Kathleen Sebelius' departure as President Barack Obama's health secretary signals a new chapter in the White House's efforts to defend Obama's signature healthcare law and help Senate Democrats who face tough battles for re-election in conservative states this fall.
In the tightly orchestrated transition that included Sebelius' resignation late Thursday and Obama's quick appointment of well-regarded budget director Sylvia Mathews Burwell as Sebelius' replacement, the political calculus was clear:
Having stood by Sebelius during a painful few months when Obamacare's rollout was marred by a balky enrollment web site, stinging criticism from Republicans and falling popularity ratings for Obama, the White House saw a chance to reset the national conversation over Obamacare amid good news, and with a new face in charge of the program.
Sebelius leaves at a time when most of the web site's problems have been fixed and enrollment in private health insurance programs through the Affordable Care Act has soared past the first-year goal of 7 million - a result that seemed unimaginable during the program's darkest days last fall.
For Obama and his fellow Democrats, one of the political risks of Sebelius leaving office during Obamacare's launch was that the Senate confirmation hearings that would follow for her replacement would amount to an embarrassing review of Obamacare's shortcomings.
Sebelius' departure is an indication that the White House, with Obamacare showing signs of success, is now ready have such a public, national debate over the program during Burwell's confirmation hearings.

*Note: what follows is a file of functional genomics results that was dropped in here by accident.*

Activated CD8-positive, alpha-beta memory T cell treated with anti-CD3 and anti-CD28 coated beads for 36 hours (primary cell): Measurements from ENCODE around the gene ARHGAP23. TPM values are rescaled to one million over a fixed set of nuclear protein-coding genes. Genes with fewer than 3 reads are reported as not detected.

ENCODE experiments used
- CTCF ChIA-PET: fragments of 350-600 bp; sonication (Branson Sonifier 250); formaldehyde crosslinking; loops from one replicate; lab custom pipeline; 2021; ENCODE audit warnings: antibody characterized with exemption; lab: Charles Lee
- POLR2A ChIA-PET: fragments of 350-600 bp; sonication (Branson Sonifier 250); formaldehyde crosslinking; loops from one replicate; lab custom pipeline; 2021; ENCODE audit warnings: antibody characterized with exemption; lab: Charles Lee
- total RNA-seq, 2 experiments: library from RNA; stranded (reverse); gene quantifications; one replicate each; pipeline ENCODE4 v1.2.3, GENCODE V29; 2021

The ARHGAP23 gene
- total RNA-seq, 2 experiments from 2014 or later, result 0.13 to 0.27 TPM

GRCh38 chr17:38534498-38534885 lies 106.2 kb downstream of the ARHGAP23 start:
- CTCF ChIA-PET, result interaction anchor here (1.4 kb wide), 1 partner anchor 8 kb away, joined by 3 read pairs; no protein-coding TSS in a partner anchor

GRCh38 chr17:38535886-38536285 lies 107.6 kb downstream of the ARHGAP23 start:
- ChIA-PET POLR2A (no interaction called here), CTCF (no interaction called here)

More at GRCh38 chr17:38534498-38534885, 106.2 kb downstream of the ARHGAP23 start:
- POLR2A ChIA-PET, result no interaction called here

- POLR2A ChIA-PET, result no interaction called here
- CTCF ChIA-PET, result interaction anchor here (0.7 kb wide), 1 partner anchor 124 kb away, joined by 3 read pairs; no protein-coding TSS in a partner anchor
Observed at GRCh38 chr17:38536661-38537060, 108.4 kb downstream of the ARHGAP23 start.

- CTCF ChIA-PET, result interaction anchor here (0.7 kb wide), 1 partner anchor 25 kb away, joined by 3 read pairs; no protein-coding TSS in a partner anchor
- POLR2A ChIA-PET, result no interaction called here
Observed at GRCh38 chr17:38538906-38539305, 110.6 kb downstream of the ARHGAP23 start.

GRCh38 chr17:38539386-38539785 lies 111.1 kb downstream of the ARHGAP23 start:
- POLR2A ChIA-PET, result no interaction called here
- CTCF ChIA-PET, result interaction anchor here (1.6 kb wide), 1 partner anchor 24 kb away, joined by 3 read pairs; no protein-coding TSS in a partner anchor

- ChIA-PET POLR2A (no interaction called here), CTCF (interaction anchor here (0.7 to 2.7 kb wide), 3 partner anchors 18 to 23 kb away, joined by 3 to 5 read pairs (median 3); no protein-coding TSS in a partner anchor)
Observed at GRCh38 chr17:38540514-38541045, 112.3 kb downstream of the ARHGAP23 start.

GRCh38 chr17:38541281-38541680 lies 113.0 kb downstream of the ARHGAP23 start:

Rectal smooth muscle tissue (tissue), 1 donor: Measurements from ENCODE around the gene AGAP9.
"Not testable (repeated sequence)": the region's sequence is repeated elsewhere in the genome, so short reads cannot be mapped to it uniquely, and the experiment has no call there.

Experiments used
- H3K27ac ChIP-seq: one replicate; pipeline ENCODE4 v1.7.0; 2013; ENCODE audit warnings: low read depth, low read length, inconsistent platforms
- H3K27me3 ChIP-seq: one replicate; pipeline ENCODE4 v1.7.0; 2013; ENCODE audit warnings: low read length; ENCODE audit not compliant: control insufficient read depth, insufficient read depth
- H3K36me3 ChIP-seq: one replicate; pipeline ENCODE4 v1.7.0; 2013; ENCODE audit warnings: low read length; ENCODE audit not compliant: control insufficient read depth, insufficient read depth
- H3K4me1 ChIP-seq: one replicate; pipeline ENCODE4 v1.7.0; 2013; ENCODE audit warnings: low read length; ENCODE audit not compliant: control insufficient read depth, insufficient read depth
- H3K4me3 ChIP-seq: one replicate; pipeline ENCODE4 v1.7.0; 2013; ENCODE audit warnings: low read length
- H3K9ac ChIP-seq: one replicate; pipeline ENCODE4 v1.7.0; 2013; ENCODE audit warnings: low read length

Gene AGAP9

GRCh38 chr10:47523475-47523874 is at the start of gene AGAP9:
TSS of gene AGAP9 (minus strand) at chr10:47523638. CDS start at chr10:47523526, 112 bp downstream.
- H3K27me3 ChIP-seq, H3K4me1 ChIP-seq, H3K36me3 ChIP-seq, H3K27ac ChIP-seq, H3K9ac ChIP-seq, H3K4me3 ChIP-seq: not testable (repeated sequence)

As a fresh face steering the healthcare initiative, Burwell will have the advantage of not being "saddled with all the baggage of the political fights that came before," said one senior U.S. official who was not authorized to speak publicly.
White House officials said on Friday that Sebelius, a former Kansas governor, was not pushed out as secretary of Health and Human Services. They said she approached Obama last month about leaving.
However, Sebelius had given people close to the administration the impression that she had planned to stay in her job at least through the Nov. 4 elections, when control of Congress will be at stake.
In announcing Sebelius' departure and Burwell's appointment in the White House's Rose Garden on Friday, Obama seemed to emphasize Burwell's competence.
He described Burwell as a "proven manager" who "knows how to deliver results," a quality needed because of the "big challenges" that lie ahead for Obamacare, which is designed to help millions of uninsured and under-insured Americans.